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From James Madison to Dolley Madison, 15 November 1805

To Dolley Madison

Washington Novr. 15. 1805

I was not disappointed my dearest, in my expectation of a letter by the last mail,1 which continues to give me favorable reports of your returning health & strength. I hope by this time Mrs. Cutts will have joined you and that the event will accelerate that of your setting out. Proceed nevertheless with all the caution the Dr. may recommend. The inclosed letter came by yesterdays mail. I have no news for you; unless you wish to know that Col. Hawkins with his Indians is about leaving us,2 that Mr. Skipwith is just arrived from France, and that the Tunisian Ambassador is expected soon from Norfolk.3 I have but just seen Mr. S. and had no time to enquire of your friend Mrs. Pichon &c. Mr. Livingston went off yesterday. I can give you no city news. The wedding at Mr Simmon’s4 has produced a round of parties; but I have not attended one of them. I send a letter by the mail which came inclosed to me for Mr⟨s?⟩; Barlow. It is addressed to Philada. which you may mention to Mr Baldwin if you have an oppy. Give Miss P⟨:⟩; a kiss for me & accept a thousand for yourself. Yr. affte. husband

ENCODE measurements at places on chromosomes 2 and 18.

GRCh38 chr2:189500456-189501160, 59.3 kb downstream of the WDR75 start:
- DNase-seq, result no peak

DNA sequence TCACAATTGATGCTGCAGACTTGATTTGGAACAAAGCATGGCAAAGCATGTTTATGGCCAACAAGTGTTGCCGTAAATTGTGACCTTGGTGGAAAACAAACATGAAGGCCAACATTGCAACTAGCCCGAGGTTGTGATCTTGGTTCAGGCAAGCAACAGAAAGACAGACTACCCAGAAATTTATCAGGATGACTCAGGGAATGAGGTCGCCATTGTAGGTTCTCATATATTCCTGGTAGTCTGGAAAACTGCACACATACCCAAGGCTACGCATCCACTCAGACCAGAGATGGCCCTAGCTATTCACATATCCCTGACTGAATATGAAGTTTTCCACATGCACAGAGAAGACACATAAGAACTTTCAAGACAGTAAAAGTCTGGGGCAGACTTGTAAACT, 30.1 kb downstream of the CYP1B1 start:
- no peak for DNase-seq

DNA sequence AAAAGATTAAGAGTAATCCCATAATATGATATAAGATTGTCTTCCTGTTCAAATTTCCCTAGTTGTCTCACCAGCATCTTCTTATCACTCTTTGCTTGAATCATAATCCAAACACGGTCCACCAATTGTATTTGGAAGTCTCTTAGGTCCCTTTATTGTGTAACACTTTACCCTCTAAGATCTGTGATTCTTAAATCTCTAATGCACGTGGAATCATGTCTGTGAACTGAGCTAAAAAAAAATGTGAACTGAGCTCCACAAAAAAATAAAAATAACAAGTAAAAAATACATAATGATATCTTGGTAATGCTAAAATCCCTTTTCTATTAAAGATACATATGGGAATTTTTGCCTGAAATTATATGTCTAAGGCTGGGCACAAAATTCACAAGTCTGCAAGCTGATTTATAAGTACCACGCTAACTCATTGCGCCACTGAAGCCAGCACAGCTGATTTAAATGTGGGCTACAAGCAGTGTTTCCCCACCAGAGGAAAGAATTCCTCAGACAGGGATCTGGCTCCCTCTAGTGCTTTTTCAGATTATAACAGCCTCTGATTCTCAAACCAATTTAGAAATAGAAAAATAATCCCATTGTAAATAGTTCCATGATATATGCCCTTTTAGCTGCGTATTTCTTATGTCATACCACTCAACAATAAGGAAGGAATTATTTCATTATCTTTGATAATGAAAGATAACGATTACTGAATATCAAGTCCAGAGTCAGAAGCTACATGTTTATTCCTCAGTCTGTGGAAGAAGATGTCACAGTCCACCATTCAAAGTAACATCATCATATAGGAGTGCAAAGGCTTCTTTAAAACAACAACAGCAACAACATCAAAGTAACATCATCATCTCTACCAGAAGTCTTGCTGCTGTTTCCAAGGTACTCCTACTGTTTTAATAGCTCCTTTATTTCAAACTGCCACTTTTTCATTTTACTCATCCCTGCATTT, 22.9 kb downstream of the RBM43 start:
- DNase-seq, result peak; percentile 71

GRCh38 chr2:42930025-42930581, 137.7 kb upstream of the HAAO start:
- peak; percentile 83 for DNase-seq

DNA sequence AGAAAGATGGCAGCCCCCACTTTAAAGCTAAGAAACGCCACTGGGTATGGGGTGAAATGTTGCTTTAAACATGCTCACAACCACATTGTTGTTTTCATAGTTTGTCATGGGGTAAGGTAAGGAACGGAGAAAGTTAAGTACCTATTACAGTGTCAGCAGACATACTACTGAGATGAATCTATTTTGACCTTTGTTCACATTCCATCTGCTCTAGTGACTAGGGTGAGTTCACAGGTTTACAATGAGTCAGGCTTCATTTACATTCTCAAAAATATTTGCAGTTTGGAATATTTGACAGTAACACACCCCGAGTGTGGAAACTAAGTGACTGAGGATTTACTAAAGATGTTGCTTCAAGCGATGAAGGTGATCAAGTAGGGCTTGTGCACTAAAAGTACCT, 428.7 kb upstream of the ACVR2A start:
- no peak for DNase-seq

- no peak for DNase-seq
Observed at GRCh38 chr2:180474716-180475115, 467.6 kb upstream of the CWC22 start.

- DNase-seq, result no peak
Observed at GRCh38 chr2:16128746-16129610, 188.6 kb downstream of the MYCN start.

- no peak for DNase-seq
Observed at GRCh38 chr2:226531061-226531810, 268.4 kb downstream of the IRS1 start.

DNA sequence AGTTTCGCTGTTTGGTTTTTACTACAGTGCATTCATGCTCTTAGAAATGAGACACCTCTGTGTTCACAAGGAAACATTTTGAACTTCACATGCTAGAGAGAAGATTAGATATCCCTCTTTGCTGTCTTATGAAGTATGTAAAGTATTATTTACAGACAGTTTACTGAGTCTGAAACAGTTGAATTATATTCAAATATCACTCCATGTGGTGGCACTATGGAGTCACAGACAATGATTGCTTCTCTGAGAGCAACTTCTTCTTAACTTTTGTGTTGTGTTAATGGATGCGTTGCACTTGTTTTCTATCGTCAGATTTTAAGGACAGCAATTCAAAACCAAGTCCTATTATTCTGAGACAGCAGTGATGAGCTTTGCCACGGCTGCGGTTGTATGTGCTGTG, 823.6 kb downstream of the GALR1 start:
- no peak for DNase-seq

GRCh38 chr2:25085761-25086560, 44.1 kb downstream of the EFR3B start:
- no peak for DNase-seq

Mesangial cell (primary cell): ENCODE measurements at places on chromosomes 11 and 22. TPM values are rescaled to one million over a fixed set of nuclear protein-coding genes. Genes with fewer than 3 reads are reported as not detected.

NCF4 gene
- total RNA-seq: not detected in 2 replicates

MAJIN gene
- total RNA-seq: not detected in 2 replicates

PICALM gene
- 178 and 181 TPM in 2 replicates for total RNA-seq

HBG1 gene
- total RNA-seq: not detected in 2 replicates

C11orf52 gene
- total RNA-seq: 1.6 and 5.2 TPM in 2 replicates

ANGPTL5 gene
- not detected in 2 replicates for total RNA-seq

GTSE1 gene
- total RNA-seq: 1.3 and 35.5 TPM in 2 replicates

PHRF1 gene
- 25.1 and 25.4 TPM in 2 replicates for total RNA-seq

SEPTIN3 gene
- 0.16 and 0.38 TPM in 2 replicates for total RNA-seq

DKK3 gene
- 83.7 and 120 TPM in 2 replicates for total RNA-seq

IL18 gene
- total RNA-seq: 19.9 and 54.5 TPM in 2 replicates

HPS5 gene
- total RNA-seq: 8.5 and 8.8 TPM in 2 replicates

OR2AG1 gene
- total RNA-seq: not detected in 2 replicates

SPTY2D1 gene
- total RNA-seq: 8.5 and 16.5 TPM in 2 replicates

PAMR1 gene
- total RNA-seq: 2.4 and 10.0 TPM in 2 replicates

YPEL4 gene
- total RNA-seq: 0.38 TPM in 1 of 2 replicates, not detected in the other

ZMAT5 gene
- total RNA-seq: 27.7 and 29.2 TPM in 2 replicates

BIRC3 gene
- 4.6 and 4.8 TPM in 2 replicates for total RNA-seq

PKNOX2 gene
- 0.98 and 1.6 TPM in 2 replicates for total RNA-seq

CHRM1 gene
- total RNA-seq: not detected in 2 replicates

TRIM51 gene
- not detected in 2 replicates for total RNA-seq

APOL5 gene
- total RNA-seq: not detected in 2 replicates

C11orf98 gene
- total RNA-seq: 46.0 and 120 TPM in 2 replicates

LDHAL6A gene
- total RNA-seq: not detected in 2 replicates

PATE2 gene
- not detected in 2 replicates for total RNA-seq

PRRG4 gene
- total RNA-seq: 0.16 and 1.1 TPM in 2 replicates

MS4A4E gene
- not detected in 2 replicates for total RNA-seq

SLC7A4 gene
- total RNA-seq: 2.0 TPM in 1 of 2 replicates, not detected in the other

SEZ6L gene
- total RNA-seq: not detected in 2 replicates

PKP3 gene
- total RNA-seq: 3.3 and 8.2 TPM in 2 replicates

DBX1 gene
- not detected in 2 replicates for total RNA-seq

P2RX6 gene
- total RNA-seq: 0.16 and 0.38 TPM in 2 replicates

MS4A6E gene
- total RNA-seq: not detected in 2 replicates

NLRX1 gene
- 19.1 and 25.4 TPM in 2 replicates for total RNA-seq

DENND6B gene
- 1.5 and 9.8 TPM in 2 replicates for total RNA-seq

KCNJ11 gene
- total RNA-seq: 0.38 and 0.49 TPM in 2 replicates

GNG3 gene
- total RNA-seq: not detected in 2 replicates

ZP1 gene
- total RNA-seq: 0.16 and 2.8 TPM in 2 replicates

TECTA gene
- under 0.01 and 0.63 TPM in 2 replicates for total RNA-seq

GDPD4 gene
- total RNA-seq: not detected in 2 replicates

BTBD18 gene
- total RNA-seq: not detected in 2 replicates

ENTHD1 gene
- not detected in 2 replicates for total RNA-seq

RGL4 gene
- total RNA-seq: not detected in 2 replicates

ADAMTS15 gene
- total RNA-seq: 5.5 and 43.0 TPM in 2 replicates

James Madison

Why don’t you send on the other vols. of Dallas.

RC (owned by Charles M. Storey, Boston, Mass., 1961). Cover addressed and franked by JM to Dolley Madison “[…] at Mrs. Woods.” Torn.

1JM probably referred to Dolley’s letter to him of 12 Nov. 1805 (first letter).

2For the visit of Benjamin Hawkins and the Creek chiefs to Washington, see James Taylor to JM, 12 Nov. 1805, n. 1.

3Tunisian ambassador Soliman Melimeni arrived at Washington in the Congress on 29 Nov. 1805, left the ship on 30 Nov., and went with his “two Turkish secretaries and two black domestics to the house provided for him on the Capitol Hill,” after which he proceeded to the State Department for an audience with JM (National Intelligencer, 2 Dec. 1805).

4William Simmons was an accountant in the War Department. On 7 Nov. 1805 Catherine C. Simmons, who may have been Simmons’s sister, married George G. Macdaniel (Mattern and Shulman, Selected Letters of Dolley Payne Madison, 412; National Intelligencer, 11 Nov. 1805; Ford, “Diary of Mrs. William Thornton,” Records of the Columbia Historical Society 10 [1907]: 191).

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